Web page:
- Rich application support—supports a wide spectrum of programming languages and frameworks. This flexibility enables Kubernetes to satisfy a varied range of use cases.
Differences Between OpenShift and Kubernetes
Since OpenShift is based on Kubernetes, it makes sense that they have a lot in common. However, there are several differences between both platforms. Let’s have a comparison of OpenShift and Kubernetes features:
While both based on Linux, each product runs in a different environment:
Kubernetes is more flexible regarding the Operating Systems it can run on. However, the package manager should be RPM, meaning a Linux distribution. Therefore it is better to run it on Fedora, Ubuntu or Debian. Kubernetes can be deployed on any major IaaS platform, such as AWS, Azure, and GCP.
OpenShift can be installed on the Red Hat Enterprise Linux (RHEL) and the Red Hat Enterprise Linux Atomic Host (RHELAH), as well as Fedora and CentOS. OpenShift Dedicated, allows getting your own cluster in the cloud, specifically based on Amazon Web Services.
Both products are complex in terms of rolling out:
The diversity of platforms Kubernetes runs on means that there are myriad of solutions to create Kubernetes clusters on-premises. Most are based on installers such as Rancher Kubernetes Everywhere (RKE) or kops, an installer of Kubernetes to roll out OpenShift on AWS.
OpenShift aims to avoid the need for additional components after the initial rollout. Therefore comes with its proprietary Ansible-based installer, which can install OpenShift with minimal configuration parameters.
There is a big difference between OpenShift and Kubernetes relative the ability to administrate the cluster via a web-based user interface.
Kubernetes's dashboard has to be installed separately and needs to be accessed through the kube proxy to forward a port of your local machine to the cluster’s admin server. Moreover, it does not have a login page, but you need to manually create a bearer token to provide authentication and authorization. All this complication results in a web UI that is not very valuable for real day-to-day administrative work.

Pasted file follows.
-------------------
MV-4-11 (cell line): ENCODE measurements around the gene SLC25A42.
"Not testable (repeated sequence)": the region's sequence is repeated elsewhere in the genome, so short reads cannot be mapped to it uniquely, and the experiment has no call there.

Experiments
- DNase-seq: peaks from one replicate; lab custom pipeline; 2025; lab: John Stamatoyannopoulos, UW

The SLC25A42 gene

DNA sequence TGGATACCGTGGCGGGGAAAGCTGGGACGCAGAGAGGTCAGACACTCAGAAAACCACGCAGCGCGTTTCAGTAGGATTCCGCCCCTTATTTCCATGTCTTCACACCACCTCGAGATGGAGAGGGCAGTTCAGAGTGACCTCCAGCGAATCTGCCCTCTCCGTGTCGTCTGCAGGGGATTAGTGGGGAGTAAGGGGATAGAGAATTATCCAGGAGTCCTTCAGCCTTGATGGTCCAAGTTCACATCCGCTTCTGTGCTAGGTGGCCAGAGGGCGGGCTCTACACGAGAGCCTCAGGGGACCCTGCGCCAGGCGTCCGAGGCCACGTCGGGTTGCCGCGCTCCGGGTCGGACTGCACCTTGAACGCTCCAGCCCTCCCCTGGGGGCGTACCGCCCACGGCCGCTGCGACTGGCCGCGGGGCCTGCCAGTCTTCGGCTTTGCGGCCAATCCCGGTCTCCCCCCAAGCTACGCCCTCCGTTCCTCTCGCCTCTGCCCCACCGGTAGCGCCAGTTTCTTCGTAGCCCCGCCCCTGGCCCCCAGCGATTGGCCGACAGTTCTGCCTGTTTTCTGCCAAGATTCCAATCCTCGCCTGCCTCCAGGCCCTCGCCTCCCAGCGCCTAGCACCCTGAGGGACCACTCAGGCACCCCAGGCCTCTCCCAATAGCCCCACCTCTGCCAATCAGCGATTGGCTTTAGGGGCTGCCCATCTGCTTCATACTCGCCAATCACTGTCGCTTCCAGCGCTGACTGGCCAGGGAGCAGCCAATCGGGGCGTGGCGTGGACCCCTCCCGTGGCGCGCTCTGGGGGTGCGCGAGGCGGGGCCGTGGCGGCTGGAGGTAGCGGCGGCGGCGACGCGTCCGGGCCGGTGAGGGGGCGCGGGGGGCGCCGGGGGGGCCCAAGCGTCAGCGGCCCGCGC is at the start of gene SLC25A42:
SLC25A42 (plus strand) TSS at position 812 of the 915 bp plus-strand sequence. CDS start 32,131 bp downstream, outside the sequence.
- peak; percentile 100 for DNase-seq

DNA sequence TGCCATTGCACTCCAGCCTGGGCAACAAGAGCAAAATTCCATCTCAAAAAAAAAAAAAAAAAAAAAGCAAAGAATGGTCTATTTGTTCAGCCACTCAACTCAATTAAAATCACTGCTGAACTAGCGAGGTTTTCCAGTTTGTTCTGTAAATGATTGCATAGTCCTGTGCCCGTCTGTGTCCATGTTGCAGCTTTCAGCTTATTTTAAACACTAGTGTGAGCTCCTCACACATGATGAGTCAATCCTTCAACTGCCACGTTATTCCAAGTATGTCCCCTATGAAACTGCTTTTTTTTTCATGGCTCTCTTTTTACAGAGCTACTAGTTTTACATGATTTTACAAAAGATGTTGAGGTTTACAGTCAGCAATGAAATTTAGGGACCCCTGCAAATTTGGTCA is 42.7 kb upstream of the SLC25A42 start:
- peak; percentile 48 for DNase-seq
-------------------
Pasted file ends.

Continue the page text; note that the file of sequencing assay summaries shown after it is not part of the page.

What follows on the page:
OpenShift's web console has a login page, can be easily accessed, and even gives you the ability to create and change most resources through a form. While you cannot administrate the cluster via the web you can visualize servers, projects, and cluster roles.
Integrated Image Registry
Here there is a key difference between both systems regarding an integrated image registry.
With Kubernetes, you may set up your own Docker registry, but there is no concept of an integrated image registry.
OpenShift comes with an integrated image registry that can be used with Docker Hub or Red Hat. It even has a registry console where you can search for information about images and image streams related to projects in a cluster.
While the concept doesn’t exist in Kubernetes, you can deploy your own custom Jenkins image. The resulting artifacts are docker images uploaded to an image repository.
OpenShift uses Pipeline build, a form of source-to-image build that refers to an image containing a Jenkins which in turn monitors ImageStreamsTags. When there is a need to update, it can start a Jenkins build.
Kubernetes does not have a native networking solution but offers interfaces that can be used by third-party network plugins.
OpenShift has a native networking solution out-of-the-box, OpenvSwitch, which offers three different plugins.
Which One Is Better?
Both are open-source software platforms aiming to facilitate container orchestration and application development. They make it possible to deploy and manage containerized apps in an easy and manageable way. OpenShift web console makes it very useful, allowing to perform over 80% of tasks directly through it.
Although both have a similar core (after all, OpenShift has Kubernetes built into it) OpenShift makes installing easier with its out-of-the-box features. Installing Kubernetes often requires a turnkey solution or managed Kubernetes clusters.
The system you choose will depend on the requirements of your system and how critical flexibility or a good web interface are for your development process.
Published at DZone with permission of Gilad David Maayan. See the original article here.